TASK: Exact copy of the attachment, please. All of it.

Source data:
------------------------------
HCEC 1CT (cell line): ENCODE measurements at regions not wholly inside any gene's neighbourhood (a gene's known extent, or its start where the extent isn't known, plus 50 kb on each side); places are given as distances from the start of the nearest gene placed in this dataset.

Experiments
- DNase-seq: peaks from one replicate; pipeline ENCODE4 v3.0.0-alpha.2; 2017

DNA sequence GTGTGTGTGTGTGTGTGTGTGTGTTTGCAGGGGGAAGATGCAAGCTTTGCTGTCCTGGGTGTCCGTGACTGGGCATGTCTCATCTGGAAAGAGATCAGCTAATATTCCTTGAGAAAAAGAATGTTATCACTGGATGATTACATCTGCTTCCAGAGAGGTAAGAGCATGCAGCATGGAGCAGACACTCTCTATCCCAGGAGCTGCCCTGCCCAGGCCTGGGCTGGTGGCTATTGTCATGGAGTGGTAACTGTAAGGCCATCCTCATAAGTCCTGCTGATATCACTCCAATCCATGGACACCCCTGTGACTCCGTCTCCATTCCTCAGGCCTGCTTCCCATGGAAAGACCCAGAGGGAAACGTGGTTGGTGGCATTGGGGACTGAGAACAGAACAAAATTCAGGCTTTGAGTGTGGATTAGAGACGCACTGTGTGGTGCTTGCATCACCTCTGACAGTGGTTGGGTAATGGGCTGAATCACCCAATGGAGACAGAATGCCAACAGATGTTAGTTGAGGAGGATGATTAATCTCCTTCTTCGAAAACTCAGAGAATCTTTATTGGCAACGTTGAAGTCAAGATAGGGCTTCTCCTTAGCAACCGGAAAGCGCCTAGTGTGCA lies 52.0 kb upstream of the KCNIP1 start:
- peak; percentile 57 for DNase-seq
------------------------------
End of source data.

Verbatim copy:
HCEC 1CT (cell line): ENCODE measurements at regions not wholly inside any gene's neighbourhood (a gene's known extent, or its start where the extent isn't known, plus 50 kb on each side); places are given as distances from the start of the nearest gene placed in this dataset.

Experiments
- DNase-seq: peaks from one replicate; pipeline ENCODE4 v3.0.0-alpha.2; 2017

DNA sequence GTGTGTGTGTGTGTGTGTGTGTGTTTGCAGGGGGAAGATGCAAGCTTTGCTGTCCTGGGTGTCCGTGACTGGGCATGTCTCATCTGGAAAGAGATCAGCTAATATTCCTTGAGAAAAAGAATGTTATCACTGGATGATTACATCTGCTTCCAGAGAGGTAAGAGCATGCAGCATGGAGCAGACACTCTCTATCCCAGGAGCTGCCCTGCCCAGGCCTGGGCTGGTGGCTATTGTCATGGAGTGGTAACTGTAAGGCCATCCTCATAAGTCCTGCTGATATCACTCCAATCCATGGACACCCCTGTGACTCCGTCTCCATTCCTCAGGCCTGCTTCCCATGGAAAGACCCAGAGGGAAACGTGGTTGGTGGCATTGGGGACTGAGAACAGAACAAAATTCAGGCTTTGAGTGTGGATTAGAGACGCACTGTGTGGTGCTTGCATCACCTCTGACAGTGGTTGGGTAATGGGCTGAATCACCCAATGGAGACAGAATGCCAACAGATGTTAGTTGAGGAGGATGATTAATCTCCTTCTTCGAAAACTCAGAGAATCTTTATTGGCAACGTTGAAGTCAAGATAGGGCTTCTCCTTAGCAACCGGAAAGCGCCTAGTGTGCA lies 52.0 kb upstream of the KCNIP1 start:
- peak; percentile 57 for DNase-seq